Although your list might include many needs, you need to prioritize the “must have” from the “optional” ones

For each need, ask: What is the consequence if this need is not addressed? Does this correlate to the nonprofit’s mission?

For example:

  • Project: Development of a centralized database for a nonprofit
  • Context: Nonprofits are managing member information with multiple tools and platforms. It is impossible to view all member information at a glance, so the data is not effectively included in communication or fundraising strategies.
  • Primary Need: Track membership status to know in real time who is up to date with membership payments
  • Secondary Needs:
    • Contact members directly to send them a reminder
    • Sort members by location
    • Create specific fields to add information on members (indicate as members or volunteers, add to a group)

Create an Excel Response Grid

When writing your specifications, create an accompanying grid with all the needs you’ve identified, in order of priority. This allows you to standardize all your suppliers' responses and compare their respective advantages in order to choose the right one for your project.

Create categories in your grid based on major themes of your needs: member management, administrator access, management of membership fees, cross-functional needs, etc.

specifications-for-nonprofitsMarine is ready to tackle the specifications
now that she has prioritized her organization's needs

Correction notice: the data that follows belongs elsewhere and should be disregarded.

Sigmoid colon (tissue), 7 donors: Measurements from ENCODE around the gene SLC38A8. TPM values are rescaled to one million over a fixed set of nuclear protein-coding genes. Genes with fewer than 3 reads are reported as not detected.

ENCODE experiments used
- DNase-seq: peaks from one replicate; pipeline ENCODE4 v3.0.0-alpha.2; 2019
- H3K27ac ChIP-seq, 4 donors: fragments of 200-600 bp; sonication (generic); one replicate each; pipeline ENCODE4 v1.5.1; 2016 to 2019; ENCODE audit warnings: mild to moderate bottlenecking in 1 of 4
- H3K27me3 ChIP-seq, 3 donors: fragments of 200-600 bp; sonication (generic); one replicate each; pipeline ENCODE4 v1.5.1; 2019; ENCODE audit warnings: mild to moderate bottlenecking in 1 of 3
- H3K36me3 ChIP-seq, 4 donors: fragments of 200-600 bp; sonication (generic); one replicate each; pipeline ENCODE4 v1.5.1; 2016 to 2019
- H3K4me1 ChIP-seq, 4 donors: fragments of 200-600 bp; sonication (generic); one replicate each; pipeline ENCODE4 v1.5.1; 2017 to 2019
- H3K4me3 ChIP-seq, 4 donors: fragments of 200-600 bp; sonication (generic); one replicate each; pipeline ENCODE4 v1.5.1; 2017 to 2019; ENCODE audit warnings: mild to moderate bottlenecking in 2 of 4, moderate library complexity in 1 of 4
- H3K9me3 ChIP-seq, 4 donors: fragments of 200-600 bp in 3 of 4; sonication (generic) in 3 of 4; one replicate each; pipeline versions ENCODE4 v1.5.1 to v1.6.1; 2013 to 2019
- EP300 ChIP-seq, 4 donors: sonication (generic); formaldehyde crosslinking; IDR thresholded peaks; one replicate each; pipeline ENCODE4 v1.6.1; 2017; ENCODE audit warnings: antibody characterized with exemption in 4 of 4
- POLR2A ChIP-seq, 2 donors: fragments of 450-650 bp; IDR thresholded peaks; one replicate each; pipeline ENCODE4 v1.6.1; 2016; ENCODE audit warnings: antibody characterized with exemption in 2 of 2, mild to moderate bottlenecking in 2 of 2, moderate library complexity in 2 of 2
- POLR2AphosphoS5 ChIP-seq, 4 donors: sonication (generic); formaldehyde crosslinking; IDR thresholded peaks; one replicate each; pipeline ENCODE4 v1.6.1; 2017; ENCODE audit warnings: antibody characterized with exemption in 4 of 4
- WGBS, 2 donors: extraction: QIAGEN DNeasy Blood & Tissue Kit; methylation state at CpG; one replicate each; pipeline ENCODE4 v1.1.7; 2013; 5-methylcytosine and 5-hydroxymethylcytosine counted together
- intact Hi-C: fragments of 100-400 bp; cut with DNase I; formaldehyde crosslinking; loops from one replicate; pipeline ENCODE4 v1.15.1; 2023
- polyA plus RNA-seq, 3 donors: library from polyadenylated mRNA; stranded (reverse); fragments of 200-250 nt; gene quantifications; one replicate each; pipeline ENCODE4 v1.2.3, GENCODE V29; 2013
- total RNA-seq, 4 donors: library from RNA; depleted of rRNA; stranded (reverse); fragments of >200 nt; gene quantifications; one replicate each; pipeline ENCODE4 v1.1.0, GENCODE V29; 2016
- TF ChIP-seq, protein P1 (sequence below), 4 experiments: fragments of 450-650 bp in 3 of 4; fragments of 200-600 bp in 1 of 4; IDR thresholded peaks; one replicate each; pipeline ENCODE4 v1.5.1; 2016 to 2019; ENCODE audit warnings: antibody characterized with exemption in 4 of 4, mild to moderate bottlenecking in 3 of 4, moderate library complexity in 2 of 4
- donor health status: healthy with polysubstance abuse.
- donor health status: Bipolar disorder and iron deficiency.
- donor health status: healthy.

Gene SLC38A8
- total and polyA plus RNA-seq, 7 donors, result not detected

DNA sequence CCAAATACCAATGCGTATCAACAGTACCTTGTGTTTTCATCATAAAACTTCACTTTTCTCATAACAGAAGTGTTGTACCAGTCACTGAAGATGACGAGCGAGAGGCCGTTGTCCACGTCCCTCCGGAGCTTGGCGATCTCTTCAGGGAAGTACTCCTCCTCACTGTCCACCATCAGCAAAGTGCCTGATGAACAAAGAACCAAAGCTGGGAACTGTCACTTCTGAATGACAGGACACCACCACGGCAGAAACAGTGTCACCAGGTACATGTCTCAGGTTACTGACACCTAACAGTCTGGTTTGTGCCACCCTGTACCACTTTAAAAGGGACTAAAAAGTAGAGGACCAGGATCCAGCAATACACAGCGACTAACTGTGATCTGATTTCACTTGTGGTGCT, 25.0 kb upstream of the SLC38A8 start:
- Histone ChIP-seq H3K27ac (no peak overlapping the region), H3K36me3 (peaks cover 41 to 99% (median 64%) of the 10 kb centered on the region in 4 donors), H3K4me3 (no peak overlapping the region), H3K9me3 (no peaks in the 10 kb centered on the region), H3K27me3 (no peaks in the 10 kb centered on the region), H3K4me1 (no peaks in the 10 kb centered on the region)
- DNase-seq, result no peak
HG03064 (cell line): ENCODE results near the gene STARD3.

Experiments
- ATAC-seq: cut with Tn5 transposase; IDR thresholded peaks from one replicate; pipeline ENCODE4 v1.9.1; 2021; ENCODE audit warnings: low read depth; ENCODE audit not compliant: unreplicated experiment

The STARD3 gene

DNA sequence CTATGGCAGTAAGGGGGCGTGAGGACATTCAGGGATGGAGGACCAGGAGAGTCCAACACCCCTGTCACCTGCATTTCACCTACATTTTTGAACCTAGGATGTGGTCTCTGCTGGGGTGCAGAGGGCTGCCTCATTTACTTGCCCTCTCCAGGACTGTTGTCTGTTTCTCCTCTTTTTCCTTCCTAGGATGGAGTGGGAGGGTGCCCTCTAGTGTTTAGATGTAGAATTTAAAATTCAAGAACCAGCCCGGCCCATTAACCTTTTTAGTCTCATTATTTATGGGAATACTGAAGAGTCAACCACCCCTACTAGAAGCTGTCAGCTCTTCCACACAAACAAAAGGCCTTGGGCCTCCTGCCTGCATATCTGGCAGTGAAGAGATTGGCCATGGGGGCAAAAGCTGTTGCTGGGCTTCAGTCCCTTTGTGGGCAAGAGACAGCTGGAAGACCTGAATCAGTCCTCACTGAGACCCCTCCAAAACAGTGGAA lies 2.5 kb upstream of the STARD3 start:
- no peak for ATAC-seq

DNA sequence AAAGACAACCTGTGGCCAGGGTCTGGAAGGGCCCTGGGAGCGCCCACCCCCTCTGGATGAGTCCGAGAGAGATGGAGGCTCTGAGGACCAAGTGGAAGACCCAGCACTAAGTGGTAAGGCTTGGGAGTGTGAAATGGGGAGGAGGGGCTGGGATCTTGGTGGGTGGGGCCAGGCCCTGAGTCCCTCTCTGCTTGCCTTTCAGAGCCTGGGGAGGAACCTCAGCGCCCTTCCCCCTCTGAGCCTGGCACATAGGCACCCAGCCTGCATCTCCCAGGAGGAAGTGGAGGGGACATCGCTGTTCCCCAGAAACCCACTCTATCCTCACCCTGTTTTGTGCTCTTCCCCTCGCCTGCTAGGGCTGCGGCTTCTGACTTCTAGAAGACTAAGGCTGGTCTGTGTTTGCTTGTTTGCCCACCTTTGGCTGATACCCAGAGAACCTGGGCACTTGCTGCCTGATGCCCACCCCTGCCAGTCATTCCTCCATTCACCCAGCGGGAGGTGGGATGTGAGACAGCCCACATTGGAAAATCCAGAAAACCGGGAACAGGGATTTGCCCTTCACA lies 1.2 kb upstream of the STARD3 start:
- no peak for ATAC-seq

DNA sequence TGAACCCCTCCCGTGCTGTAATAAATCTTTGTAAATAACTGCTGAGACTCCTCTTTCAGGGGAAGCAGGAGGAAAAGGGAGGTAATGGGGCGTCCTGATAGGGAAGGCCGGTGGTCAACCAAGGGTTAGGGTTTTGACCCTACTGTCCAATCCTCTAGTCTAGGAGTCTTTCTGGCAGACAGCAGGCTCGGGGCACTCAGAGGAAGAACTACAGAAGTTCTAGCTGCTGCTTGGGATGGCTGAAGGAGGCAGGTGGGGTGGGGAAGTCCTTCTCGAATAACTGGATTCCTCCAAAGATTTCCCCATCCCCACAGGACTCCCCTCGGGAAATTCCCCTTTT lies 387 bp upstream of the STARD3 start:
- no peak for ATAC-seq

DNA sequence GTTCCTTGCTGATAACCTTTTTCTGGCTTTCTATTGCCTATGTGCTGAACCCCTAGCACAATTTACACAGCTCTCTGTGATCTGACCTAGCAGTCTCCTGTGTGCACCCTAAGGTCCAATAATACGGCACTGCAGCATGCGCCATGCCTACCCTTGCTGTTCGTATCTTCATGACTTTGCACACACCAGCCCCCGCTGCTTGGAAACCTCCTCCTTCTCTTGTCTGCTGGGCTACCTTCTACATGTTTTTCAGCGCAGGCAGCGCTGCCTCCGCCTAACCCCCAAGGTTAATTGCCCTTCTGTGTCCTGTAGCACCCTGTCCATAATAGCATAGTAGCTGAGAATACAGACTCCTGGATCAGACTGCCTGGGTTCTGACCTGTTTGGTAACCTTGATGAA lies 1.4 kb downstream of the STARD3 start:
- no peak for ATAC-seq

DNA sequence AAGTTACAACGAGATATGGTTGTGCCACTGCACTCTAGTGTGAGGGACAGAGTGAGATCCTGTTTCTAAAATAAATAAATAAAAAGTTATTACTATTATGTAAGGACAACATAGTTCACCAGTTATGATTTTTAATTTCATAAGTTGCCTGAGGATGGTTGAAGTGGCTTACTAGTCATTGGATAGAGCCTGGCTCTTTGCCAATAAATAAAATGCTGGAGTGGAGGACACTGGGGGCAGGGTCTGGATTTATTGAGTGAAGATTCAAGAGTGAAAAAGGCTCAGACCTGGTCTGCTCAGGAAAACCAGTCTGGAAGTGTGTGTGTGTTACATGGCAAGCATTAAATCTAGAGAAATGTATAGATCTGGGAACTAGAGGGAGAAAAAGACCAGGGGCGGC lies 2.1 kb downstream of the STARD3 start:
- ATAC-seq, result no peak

digital-project-specifications-for-nonprofits

Things to Look Out For 

Specific Issues to Your Organization

Every organization, whether it be a small nonprofit or a large network of organizations, has its unique dynamics, vocabulary, and needs.

Consider what is super specific to your organization. It could be your team’s reluctance to use new software, geographically distant team members, or strong division between your teams.

Limit yourself to 2 or 3 of these specific issues, and give some context for what you want the digital project to accomplish despite these issues. 

Once the specific issues have been identified, include them in your specifications so that your technical team can adapt the project accordingly.

digital-project-for-nonprofits-specific-issues

How to Manage Change in Your Organization

It’s normal to feel apprehensive about change. 

If your organization will be impacted by a change in organization or work style due to the digital project, take the time to involve stakeholders from the beginning of your project. The sooner you include them in the conversation, the better reception of your project.

What conditions are required for everyone to adopt the changes introduced by your project? 

The answer to this is usually to provide training and open channels of communication for everyone impacted by the project.

Explore the various forms that support could take: face-to-face training, webinars, a help center, or tutorial videos.